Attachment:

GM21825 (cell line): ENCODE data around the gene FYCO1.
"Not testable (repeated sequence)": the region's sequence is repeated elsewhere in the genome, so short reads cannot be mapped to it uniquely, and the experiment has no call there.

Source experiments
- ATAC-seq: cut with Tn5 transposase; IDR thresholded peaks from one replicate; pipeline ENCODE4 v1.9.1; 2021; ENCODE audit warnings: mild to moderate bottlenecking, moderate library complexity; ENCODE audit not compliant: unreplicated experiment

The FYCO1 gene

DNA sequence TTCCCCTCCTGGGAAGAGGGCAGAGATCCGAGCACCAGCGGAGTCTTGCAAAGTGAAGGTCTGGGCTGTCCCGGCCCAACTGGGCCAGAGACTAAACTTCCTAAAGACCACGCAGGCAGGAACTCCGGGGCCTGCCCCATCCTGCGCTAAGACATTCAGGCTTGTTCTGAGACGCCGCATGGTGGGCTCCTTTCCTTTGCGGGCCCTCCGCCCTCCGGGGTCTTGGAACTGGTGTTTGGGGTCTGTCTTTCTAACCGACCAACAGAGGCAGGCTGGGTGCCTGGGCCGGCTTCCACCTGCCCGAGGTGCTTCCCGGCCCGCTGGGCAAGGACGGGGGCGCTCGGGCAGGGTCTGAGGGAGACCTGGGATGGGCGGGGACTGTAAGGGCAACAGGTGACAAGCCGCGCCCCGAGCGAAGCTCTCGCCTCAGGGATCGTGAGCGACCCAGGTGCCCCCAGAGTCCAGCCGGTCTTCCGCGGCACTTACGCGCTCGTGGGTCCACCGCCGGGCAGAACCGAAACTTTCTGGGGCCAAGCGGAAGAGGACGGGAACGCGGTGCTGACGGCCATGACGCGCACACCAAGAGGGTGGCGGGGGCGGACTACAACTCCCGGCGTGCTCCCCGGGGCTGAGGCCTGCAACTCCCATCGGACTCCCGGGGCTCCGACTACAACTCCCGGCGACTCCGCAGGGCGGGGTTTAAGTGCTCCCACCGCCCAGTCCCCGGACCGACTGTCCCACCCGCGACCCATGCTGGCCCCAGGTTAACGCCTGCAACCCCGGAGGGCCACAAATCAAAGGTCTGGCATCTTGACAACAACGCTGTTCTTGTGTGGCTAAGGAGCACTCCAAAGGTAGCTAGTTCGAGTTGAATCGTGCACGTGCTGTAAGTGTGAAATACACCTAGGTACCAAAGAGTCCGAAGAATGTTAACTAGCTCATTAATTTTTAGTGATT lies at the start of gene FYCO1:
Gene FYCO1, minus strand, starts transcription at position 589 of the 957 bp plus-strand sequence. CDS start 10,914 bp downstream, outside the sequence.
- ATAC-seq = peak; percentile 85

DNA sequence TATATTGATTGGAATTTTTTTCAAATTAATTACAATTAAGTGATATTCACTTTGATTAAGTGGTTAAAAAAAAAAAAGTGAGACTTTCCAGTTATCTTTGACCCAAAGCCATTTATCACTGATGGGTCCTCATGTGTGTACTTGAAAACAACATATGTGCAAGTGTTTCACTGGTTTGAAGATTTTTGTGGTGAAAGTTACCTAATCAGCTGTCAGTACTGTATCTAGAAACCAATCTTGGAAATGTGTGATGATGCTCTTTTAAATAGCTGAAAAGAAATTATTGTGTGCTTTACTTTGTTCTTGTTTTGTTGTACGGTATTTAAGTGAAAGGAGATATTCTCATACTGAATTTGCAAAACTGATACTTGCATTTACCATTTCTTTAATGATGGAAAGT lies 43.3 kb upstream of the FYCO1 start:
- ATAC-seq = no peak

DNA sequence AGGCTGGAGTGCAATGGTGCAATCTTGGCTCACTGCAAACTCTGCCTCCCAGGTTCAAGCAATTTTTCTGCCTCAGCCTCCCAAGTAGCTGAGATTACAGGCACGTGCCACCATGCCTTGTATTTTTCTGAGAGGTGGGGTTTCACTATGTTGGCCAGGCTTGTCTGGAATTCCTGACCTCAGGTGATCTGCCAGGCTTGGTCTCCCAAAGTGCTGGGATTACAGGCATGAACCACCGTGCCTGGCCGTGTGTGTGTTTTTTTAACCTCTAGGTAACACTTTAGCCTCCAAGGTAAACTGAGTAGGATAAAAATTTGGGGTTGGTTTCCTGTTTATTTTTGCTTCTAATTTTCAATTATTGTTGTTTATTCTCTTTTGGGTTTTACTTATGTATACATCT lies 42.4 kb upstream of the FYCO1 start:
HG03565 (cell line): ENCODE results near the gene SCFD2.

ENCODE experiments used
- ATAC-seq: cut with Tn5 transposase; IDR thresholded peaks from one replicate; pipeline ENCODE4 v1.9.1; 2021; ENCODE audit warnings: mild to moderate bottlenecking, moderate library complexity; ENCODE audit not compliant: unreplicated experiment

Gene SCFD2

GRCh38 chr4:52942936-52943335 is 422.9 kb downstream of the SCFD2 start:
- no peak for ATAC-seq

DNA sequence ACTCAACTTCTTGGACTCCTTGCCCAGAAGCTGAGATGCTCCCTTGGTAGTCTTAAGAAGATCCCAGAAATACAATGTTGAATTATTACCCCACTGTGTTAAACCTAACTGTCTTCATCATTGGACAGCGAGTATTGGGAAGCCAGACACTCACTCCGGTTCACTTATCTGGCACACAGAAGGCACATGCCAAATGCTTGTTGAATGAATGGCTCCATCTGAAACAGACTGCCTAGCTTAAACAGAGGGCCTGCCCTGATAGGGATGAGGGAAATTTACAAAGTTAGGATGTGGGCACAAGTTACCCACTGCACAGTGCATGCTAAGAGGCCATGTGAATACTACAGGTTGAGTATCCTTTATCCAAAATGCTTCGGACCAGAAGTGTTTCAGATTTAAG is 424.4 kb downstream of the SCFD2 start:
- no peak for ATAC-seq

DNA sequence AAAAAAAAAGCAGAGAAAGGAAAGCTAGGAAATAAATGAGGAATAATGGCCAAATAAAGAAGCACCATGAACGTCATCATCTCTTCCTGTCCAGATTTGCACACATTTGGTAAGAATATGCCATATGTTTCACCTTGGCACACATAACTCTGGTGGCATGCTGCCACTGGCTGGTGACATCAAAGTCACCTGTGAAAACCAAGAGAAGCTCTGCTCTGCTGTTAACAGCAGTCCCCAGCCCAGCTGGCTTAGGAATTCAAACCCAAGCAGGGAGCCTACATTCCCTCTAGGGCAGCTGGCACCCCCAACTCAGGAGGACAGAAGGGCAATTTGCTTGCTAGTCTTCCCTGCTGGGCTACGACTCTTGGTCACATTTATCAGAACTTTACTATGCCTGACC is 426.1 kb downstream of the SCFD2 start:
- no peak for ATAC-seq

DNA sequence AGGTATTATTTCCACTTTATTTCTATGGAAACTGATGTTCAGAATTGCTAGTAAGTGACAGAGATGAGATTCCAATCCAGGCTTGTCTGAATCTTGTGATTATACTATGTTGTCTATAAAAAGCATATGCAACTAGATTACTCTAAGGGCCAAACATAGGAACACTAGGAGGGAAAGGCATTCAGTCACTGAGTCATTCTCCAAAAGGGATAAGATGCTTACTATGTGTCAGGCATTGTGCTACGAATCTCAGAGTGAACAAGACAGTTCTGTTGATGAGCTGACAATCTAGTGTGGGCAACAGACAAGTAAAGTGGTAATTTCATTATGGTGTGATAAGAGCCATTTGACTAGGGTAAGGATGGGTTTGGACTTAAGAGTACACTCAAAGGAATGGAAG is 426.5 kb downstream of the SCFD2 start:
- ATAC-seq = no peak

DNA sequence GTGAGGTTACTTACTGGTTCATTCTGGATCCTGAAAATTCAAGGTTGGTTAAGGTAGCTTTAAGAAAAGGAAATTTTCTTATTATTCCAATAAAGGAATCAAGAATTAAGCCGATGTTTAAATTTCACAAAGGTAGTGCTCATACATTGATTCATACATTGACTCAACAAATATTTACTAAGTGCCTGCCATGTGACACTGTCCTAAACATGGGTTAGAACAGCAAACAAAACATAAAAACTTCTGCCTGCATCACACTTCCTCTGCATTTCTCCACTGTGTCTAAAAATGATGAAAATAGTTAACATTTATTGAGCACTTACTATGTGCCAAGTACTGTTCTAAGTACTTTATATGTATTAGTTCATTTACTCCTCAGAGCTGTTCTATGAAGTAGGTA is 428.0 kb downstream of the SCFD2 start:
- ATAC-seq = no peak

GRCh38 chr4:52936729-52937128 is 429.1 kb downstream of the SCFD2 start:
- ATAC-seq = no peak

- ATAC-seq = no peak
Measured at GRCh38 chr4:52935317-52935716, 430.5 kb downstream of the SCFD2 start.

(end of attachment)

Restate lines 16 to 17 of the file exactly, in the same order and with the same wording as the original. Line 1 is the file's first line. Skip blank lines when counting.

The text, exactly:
GRCh38 chr4:52942936-52943335 is 422.9 kb downstream of the SCFD2 start:
- no peak for ATAC-seq